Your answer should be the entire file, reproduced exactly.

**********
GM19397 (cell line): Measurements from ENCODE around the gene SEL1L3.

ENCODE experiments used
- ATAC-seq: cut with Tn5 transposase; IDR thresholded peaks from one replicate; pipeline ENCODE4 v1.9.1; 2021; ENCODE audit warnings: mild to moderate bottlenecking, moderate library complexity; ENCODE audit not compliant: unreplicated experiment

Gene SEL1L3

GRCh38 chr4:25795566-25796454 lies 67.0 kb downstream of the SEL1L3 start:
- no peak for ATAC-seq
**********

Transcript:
GM19397 (cell line): Measurements from ENCODE around the gene SEL1L3.

ENCODE experiments used
- ATAC-seq: cut with Tn5 transposase; IDR thresholded peaks from one replicate; pipeline ENCODE4 v1.9.1; 2021; ENCODE audit warnings: mild to moderate bottlenecking, moderate library complexity; ENCODE audit not compliant: unreplicated experiment

Gene SEL1L3

GRCh38 chr4:25795566-25796454 lies 67.0 kb downstream of the SEL1L3 start:
- no peak for ATAC-seq